Original poem reprinted online here: "What the Dead Know" by Robert Polito
Originally read: March 13, 2013
More information about the Poet: Robert Polito
The form of the poem interests me. The poem starts out with a lot of white space and the line center adjusted, the next line left adjusted, and the poem continues to follow this pattern. The pattern adds a sense of duality to the poem (yes, I write this a lot), but the type of duality that follows a pattern.
The first stanza is where I had trouble at first because there's a lot of description, but they all refer to air. Duh, right? But the description of air is very complex because even though the focus should be air, the simile of. "Air here is like the water / Of an aquarium" and so there comes a visual image of air as water which are conflicting images, but work because the description fits both air and water.
For example "appearing cold (and clear) as spring streams / Fed by snow and ice." Furthermore the description for the second part of the simile doesn't end there, but is added onto with more description that can describe, the air, the water, and the last comparative noun. "Heavy as a crystal" --> "as if to move here would mean pushing against a force," --> "As if, put on its slide, every drop is stocked with wonders." Okay, so the last one not so much, but there's the idea that everything is connected through the image, and further development of those images applies to everything before it.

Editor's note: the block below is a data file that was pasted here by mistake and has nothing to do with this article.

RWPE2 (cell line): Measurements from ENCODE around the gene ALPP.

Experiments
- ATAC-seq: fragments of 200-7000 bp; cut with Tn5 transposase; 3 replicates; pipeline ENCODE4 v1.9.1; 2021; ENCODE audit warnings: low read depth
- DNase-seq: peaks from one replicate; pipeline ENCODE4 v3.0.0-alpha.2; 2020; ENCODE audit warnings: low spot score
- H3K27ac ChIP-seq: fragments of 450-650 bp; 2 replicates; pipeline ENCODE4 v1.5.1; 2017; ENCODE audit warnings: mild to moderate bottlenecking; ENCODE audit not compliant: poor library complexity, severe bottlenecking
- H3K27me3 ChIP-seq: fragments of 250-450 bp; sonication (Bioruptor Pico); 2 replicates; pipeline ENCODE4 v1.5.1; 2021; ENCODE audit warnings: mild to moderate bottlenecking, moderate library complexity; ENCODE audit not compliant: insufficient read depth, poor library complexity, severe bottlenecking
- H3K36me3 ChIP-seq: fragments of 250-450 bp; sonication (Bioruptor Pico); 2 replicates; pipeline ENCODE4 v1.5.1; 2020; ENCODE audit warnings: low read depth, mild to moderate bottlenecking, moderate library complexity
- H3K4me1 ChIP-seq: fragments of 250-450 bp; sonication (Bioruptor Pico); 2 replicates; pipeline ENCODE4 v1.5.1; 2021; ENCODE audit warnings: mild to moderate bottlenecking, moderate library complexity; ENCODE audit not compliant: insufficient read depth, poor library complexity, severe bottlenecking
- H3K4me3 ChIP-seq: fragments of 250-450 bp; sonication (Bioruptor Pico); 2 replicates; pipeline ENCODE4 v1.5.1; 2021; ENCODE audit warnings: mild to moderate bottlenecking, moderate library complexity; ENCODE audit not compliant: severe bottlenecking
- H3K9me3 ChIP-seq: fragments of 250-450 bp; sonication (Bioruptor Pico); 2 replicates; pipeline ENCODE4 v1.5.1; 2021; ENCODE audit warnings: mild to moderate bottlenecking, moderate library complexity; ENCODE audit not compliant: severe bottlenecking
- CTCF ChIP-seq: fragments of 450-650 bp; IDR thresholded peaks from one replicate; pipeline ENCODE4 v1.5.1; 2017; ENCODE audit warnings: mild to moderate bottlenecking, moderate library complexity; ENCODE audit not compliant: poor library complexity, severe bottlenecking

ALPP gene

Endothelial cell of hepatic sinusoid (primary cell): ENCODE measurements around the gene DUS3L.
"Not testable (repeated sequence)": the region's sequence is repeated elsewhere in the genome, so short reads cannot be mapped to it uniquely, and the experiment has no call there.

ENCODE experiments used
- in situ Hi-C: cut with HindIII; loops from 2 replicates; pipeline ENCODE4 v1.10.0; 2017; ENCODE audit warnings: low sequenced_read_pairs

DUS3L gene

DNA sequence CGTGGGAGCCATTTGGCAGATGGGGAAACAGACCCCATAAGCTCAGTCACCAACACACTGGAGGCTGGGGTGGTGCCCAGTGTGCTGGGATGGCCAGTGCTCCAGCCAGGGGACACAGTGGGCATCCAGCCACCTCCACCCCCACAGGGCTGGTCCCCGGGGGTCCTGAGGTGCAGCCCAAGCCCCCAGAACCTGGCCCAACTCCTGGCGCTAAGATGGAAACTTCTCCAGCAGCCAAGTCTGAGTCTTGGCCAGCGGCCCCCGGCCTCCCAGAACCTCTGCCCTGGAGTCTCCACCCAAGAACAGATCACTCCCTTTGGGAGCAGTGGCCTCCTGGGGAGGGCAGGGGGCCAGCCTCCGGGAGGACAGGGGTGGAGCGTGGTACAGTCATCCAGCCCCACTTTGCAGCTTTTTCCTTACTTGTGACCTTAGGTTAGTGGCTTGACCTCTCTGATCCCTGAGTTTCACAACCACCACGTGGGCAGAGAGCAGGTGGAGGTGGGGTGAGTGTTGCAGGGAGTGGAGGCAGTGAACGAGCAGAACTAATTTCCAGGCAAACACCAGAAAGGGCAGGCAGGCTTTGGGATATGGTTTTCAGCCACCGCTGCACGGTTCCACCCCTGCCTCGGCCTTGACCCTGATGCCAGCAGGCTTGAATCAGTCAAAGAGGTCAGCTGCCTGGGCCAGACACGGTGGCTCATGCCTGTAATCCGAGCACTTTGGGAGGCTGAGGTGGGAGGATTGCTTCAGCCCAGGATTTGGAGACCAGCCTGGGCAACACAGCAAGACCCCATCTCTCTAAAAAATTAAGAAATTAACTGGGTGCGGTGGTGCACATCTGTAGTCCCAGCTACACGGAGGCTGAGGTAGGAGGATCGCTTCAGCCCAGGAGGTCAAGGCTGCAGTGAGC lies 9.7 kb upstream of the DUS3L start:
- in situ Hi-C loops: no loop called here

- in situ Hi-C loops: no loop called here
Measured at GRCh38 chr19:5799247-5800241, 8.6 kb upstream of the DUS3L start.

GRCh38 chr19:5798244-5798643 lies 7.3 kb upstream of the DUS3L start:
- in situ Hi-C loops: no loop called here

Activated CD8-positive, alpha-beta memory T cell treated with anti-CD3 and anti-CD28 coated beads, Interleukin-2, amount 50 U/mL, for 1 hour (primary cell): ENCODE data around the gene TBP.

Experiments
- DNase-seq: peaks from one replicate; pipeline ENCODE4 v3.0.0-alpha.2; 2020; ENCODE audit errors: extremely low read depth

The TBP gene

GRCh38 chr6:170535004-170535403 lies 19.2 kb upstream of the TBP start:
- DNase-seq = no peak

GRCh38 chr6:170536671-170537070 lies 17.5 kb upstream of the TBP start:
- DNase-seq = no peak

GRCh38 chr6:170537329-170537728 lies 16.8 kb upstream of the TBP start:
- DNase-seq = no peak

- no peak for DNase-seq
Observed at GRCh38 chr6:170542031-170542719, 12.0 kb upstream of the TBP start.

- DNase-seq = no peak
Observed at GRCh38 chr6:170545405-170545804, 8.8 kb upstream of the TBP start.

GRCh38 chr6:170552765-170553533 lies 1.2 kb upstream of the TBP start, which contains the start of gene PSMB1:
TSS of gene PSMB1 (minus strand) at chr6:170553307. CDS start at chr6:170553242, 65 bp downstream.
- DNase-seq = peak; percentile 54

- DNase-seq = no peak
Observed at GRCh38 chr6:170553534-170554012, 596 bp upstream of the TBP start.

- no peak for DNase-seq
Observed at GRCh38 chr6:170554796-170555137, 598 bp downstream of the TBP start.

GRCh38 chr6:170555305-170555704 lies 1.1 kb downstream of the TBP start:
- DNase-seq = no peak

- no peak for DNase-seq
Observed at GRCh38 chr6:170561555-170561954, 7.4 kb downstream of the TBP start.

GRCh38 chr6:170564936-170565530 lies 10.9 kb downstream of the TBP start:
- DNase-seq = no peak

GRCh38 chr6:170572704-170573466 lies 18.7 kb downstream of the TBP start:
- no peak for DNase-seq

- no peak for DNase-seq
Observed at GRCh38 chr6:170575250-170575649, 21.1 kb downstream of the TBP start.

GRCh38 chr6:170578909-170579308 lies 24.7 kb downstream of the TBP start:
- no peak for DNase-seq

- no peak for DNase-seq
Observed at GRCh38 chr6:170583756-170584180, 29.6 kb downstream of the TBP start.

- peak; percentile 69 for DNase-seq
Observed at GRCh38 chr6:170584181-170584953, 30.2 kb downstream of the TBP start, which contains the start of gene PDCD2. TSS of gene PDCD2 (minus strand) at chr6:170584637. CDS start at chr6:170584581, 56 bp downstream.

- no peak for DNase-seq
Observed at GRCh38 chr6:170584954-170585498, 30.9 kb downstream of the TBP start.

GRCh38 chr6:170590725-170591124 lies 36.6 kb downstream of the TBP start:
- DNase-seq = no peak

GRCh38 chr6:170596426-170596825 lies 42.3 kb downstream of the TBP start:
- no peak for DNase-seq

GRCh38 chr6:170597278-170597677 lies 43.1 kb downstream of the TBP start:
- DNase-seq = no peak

Then the poem turns towards the rhetoric, but this is the important turn in the poem, "Beautiful in a way / One element sustaining another our message brought home." The poem points out the technique. I've noticed this happening a lot in the poems I want to analyze. So I think that pointing out that what is written is a poem does bring a sense of ars poetica, however, in this case the inclusion of "our" in the line shows that the speaker is referring to something or someone else in the process which is "the dead" in this poem.
Here the poem becomes a little sentimental with lines like, "Water without air or to speak of isolation, / or our special loneliness;" however, note the usage of "or" in this stanza. I go back to he "coined" term of the either/or gambit here -- that the most weighted option is usual at the end; however, since all the options are stacked up here, there's a build up of the last option plus any description, idea, or image is amplified because of the rise of expectation -- which option has the most weight? Is it the, "Or as they look right through us," humans taking the attributes of water and air. Or maybe it's ,"Or that with each look / They are swimming to with our sights" the merge of image and persona. Or perhaps the final or, "Or that we are always casting / Wider and wider / And that even now they are fighting to avoid our nets." That the merge between image and persona isn't possible -- or at one side is avoiding the other -- death clear but distant from being persona, but close to be professional.